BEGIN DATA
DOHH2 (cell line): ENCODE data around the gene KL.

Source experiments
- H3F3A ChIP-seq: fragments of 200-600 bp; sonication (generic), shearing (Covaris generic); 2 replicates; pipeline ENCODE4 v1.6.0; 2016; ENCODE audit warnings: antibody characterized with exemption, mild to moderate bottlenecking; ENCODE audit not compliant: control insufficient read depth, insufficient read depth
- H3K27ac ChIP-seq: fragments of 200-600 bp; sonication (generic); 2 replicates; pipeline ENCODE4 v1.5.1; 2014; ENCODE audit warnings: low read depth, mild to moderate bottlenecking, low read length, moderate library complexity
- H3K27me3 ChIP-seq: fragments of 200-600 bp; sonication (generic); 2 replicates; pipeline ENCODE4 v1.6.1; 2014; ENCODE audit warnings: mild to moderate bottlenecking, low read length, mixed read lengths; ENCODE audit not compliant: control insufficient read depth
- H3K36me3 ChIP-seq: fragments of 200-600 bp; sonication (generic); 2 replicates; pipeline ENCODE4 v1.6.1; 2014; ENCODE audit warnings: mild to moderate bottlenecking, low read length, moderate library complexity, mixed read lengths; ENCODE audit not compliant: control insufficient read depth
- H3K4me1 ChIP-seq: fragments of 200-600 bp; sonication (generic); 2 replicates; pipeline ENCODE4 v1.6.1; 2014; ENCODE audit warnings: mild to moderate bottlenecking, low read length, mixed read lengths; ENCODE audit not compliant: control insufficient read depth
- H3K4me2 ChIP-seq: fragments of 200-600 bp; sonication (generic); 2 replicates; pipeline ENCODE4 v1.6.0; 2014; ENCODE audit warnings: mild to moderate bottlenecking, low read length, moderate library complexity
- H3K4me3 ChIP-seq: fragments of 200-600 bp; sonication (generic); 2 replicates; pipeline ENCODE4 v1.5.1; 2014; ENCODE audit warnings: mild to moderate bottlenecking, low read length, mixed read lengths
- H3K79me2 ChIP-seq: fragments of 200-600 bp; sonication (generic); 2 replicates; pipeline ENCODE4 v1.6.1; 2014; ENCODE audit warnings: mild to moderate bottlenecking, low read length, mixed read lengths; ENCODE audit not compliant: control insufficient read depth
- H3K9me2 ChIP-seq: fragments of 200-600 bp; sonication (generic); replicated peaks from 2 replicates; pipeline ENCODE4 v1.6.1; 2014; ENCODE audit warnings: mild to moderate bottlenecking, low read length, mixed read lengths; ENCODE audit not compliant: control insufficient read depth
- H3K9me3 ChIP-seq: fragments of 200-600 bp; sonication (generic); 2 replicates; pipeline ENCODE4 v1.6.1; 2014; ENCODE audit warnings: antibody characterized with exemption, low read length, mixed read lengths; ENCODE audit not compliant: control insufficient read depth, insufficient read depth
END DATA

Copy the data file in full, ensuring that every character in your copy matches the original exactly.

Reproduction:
DOHH2 (cell line): ENCODE data around the gene KL.

Source experiments
- H3F3A ChIP-seq: fragments of 200-600 bp; sonication (generic), shearing (Covaris generic); 2 replicates; pipeline ENCODE4 v1.6.0; 2016; ENCODE audit warnings: antibody characterized with exemption, mild to moderate bottlenecking; ENCODE audit not compliant: control insufficient read depth, insufficient read depth
- H3K27ac ChIP-seq: fragments of 200-600 bp; sonication (generic); 2 replicates; pipeline ENCODE4 v1.5.1; 2014; ENCODE audit warnings: low read depth, mild to moderate bottlenecking, low read length, moderate library complexity
- H3K27me3 ChIP-seq: fragments of 200-600 bp; sonication (generic); 2 replicates; pipeline ENCODE4 v1.6.1; 2014; ENCODE audit warnings: mild to moderate bottlenecking, low read length, mixed read lengths; ENCODE audit not compliant: control insufficient read depth
- H3K36me3 ChIP-seq: fragments of 200-600 bp; sonication (generic); 2 replicates; pipeline ENCODE4 v1.6.1; 2014; ENCODE audit warnings: mild to moderate bottlenecking, low read length, moderate library complexity, mixed read lengths; ENCODE audit not compliant: control insufficient read depth
- H3K4me1 ChIP-seq: fragments of 200-600 bp; sonication (generic); 2 replicates; pipeline ENCODE4 v1.6.1; 2014; ENCODE audit warnings: mild to moderate bottlenecking, low read length, mixed read lengths; ENCODE audit not compliant: control insufficient read depth
- H3K4me2 ChIP-seq: fragments of 200-600 bp; sonication (generic); 2 replicates; pipeline ENCODE4 v1.6.0; 2014; ENCODE audit warnings: mild to moderate bottlenecking, low read length, moderate library complexity
- H3K4me3 ChIP-seq: fragments of 200-600 bp; sonication (generic); 2 replicates; pipeline ENCODE4 v1.5.1; 2014; ENCODE audit warnings: mild to moderate bottlenecking, low read length, mixed read lengths
- H3K79me2 ChIP-seq: fragments of 200-600 bp; sonication (generic); 2 replicates; pipeline ENCODE4 v1.6.1; 2014; ENCODE audit warnings: mild to moderate bottlenecking, low read length, mixed read lengths; ENCODE audit not compliant: control insufficient read depth
- H3K9me2 ChIP-seq: fragments of 200-600 bp; sonication (generic); replicated peaks from 2 replicates; pipeline ENCODE4 v1.6.1; 2014; ENCODE audit warnings: mild to moderate bottlenecking, low read length, mixed read lengths; ENCODE audit not compliant: control insufficient read depth
- H3K9me3 ChIP-seq: fragments of 200-600 bp; sonication (generic); 2 replicates; pipeline ENCODE4 v1.6.1; 2014; ENCODE audit warnings: antibody characterized with exemption, low read length, mixed read lengths; ENCODE audit not compliant: control insufficient read depth, insufficient read depth